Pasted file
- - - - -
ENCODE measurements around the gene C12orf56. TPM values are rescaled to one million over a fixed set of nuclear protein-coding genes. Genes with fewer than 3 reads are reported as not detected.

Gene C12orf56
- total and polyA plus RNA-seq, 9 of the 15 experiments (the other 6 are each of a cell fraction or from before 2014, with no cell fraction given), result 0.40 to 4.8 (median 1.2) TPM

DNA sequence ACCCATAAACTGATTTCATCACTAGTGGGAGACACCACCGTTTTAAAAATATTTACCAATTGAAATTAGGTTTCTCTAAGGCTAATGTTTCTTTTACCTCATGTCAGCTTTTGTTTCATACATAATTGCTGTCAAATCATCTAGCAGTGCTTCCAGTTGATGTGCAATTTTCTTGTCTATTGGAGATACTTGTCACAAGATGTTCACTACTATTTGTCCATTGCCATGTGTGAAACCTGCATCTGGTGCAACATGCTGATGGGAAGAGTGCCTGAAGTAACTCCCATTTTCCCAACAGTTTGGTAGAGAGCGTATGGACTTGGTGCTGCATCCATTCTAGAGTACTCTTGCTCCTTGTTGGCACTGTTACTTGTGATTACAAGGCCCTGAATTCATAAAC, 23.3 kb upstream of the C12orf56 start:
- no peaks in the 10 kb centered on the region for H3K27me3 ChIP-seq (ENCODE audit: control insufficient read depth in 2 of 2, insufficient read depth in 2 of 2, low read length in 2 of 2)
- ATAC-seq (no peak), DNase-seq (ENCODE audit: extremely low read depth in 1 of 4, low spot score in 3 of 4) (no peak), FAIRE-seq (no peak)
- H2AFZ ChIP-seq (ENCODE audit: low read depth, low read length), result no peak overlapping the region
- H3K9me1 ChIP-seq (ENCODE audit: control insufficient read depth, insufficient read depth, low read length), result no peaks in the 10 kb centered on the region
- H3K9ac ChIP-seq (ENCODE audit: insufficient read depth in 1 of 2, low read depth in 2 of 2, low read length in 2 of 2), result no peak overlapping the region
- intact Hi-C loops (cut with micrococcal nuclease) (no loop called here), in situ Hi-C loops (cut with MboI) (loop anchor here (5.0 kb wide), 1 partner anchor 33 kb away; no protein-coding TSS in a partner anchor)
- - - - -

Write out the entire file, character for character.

ENCODE measurements around the gene C12orf56. TPM values are rescaled to one million over a fixed set of nuclear protein-coding genes. Genes with fewer than 3 reads are reported as not detected.

Gene C12orf56
- total and polyA plus RNA-seq, 9 of the 15 experiments (the other 6 are each of a cell fraction or from before 2014, with no cell fraction given), result 0.40 to 4.8 (median 1.2) TPM

DNA sequence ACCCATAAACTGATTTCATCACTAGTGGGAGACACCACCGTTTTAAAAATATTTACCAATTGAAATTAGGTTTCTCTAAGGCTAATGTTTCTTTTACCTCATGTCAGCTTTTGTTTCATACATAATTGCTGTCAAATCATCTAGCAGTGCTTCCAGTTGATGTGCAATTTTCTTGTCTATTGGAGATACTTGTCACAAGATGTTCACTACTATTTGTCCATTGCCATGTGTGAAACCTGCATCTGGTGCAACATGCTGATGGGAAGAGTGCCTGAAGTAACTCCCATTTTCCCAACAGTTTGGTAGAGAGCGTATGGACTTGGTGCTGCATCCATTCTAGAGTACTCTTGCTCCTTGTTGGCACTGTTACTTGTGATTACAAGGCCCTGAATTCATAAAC, 23.3 kb upstream of the C12orf56 start:
- no peaks in the 10 kb centered on the region for H3K27me3 ChIP-seq (ENCODE audit: control insufficient read depth in 2 of 2, insufficient read depth in 2 of 2, low read length in 2 of 2)
- ATAC-seq (no peak), DNase-seq (ENCODE audit: extremely low read depth in 1 of 4, low spot score in 3 of 4) (no peak), FAIRE-seq (no peak)
- H2AFZ ChIP-seq (ENCODE audit: low read depth, low read length), result no peak overlapping the region
- H3K9me1 ChIP-seq (ENCODE audit: control insufficient read depth, insufficient read depth, low read length), result no peaks in the 10 kb centered on the region
- H3K9ac ChIP-seq (ENCODE audit: insufficient read depth in 1 of 2, low read depth in 2 of 2, low read length in 2 of 2), result no peak overlapping the region
- intact Hi-C loops (cut with micrococcal nuclease) (no loop called here), in situ Hi-C loops (cut with MboI) (loop anchor here (5.0 kb wide), 1 partner anchor 33 kb away; no protein-coding TSS in a partner anchor)